A great national design competition was launched in 1982 as the initiative of French president François Mitterrand. Danish architect Johann Otto von Spreckelsen (1929–1987) and Danish engineer Erik Reitzel designed the winning entry to be a 20th-century version of the Arc de Triomphe: a monument to humanity and humanitarian ideals rather than military victories. The construction of the monument began in 1985. Spreckelsen resigned on July 1986 and ratified the transfer of all his architectural responsibilities to his associate, French architect Paul Andreu. Reitzel continued his work until the monument was completed in 1989.
The Arche is in the approximate shape of a cube (width: 108m, height: 110m, depth: 112m); it has been suggested that the structure looks like a hypercube (a tesseract) projected onto the three-dimensional world. It has a prestressed concrete frame covered with glass and Carrara marble from Italy and was built by the French civil engineering company Bouygues.
North façade of the Grande Arche de la Défense.
La Grande Arche was inaugurated in July 1989, with grand military parades that marked the bicentennial of the French revolution. It completed the line of monuments that forms the Axe historique running through Paris. The Arche is turned at an angle of 6.33° on this axis. The most important reason for this turn was technical: With a métro station, an RER station, and a motorway all situated directly underneath the Arche, the angle was the only way to accommodate the structure's giant foundations. From an architectural point of view, the turn emphasizes the depth of the monument, and is similar to the turn of the Louvre at the other end of the Axe historique.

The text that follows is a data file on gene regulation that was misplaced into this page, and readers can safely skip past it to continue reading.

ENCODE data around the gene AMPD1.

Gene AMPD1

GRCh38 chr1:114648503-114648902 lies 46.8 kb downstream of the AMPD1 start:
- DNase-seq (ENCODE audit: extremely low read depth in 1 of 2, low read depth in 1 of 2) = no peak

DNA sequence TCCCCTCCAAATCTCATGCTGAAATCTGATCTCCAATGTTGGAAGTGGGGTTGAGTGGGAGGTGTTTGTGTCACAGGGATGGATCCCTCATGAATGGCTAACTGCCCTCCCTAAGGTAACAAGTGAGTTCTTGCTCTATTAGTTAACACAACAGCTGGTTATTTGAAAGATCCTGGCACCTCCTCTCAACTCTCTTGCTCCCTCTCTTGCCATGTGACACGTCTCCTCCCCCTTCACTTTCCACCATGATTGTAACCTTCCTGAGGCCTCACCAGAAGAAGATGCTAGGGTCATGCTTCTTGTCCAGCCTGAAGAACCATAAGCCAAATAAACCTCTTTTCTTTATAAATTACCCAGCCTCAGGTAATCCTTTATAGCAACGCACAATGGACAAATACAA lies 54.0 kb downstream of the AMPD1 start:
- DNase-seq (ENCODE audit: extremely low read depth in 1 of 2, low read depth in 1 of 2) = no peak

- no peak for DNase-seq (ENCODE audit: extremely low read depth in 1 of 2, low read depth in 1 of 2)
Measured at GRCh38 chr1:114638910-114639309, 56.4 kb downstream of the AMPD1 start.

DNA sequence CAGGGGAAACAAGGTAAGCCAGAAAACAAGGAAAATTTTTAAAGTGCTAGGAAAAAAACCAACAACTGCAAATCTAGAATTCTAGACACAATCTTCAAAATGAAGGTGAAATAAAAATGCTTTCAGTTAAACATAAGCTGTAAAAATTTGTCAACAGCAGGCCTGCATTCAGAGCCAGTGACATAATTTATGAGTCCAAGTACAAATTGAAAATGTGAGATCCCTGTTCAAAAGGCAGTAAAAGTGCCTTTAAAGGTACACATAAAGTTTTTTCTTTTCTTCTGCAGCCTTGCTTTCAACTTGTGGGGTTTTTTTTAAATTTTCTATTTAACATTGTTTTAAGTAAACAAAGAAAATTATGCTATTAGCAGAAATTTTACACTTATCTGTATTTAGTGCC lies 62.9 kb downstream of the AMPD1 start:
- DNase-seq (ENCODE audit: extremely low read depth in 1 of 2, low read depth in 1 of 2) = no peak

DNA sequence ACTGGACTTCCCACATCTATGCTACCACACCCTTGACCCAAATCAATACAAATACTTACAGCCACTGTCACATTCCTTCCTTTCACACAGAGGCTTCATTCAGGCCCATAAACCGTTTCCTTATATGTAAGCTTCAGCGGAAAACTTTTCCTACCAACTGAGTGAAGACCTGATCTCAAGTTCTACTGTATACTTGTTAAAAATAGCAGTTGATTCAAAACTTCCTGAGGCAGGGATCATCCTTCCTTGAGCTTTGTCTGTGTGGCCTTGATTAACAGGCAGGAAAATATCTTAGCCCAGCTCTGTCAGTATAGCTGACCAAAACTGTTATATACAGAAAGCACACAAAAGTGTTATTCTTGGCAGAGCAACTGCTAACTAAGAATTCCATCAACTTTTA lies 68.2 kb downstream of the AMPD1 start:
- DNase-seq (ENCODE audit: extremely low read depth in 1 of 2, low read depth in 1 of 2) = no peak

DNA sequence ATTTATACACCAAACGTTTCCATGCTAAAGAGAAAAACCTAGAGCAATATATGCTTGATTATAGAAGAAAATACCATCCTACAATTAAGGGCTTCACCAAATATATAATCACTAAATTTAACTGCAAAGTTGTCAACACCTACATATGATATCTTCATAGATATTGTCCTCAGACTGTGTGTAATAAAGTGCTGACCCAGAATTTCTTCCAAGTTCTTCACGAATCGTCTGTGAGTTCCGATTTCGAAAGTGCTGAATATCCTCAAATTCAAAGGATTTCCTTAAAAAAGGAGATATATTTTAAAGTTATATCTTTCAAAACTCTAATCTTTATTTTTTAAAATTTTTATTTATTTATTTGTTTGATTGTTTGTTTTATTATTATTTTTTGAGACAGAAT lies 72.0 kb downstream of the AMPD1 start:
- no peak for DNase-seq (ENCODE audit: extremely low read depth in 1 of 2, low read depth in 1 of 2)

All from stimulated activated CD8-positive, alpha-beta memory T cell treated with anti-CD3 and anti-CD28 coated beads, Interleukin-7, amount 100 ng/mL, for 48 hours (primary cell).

View of the Arc de Triomphe from the Grande Arche
In addition, the Arche is placed so that it forms a secondary axe (axis) with the two highest buildings in Paris, the Tour Eiffel and the Tour Montparnasse.
The two sides of the Arche house government offices. The roof section was an exhibition centre, housing the Musée de l'Informatique (Computing Museum). The vertical structure visible in the photograph is the lift scaffolding. Views of Paris are to be had from the lifts taking visitors to the roof.
After a non-injury accident in the elevators in April 2010, the Department of Ecology, owner of the roof of the Grande Arche, decided to permanently close the computer museum, restaurant, and viewing deck. Access to the roof is still possible via the elevators in the north and south walls, but they are closed to the public.